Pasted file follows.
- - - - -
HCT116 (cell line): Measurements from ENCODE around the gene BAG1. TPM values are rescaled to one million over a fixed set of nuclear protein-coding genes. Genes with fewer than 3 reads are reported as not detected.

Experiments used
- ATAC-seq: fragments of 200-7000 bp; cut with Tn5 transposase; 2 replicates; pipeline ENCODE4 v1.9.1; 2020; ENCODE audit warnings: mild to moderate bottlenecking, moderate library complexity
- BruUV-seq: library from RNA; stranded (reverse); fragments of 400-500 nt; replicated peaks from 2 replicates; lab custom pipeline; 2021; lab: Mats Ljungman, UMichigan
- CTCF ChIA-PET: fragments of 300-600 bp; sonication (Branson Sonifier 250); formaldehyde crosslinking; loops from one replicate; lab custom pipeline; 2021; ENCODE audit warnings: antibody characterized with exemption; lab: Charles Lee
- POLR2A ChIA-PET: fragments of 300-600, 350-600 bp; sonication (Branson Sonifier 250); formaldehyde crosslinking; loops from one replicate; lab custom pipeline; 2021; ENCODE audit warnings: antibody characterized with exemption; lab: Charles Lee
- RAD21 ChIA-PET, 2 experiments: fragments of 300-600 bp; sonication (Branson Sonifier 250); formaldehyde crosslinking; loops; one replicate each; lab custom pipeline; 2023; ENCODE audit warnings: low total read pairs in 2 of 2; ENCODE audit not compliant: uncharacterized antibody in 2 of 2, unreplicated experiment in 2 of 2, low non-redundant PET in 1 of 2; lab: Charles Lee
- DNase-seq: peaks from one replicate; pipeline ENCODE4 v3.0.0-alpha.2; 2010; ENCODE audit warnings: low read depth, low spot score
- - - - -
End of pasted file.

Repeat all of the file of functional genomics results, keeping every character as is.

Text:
HCT116 (cell line): Measurements from ENCODE around the gene BAG1. TPM values are rescaled to one million over a fixed set of nuclear protein-coding genes. Genes with fewer than 3 reads are reported as not detected.

Experiments used
- ATAC-seq: fragments of 200-7000 bp; cut with Tn5 transposase; 2 replicates; pipeline ENCODE4 v1.9.1; 2020; ENCODE audit warnings: mild to moderate bottlenecking, moderate library complexity
- BruUV-seq: library from RNA; stranded (reverse); fragments of 400-500 nt; replicated peaks from 2 replicates; lab custom pipeline; 2021; lab: Mats Ljungman, UMichigan
- CTCF ChIA-PET: fragments of 300-600 bp; sonication (Branson Sonifier 250); formaldehyde crosslinking; loops from one replicate; lab custom pipeline; 2021; ENCODE audit warnings: antibody characterized with exemption; lab: Charles Lee
- POLR2A ChIA-PET: fragments of 300-600, 350-600 bp; sonication (Branson Sonifier 250); formaldehyde crosslinking; loops from one replicate; lab custom pipeline; 2021; ENCODE audit warnings: antibody characterized with exemption; lab: Charles Lee
- RAD21 ChIA-PET, 2 experiments: fragments of 300-600 bp; sonication (Branson Sonifier 250); formaldehyde crosslinking; loops; one replicate each; lab custom pipeline; 2023; ENCODE audit warnings: low total read pairs in 2 of 2; ENCODE audit not compliant: uncharacterized antibody in 2 of 2, unreplicated experiment in 2 of 2, low non-redundant PET in 1 of 2; lab: Charles Lee
- DNase-seq: peaks from one replicate; pipeline ENCODE4 v3.0.0-alpha.2; 2010; ENCODE audit warnings: low read depth, low spot score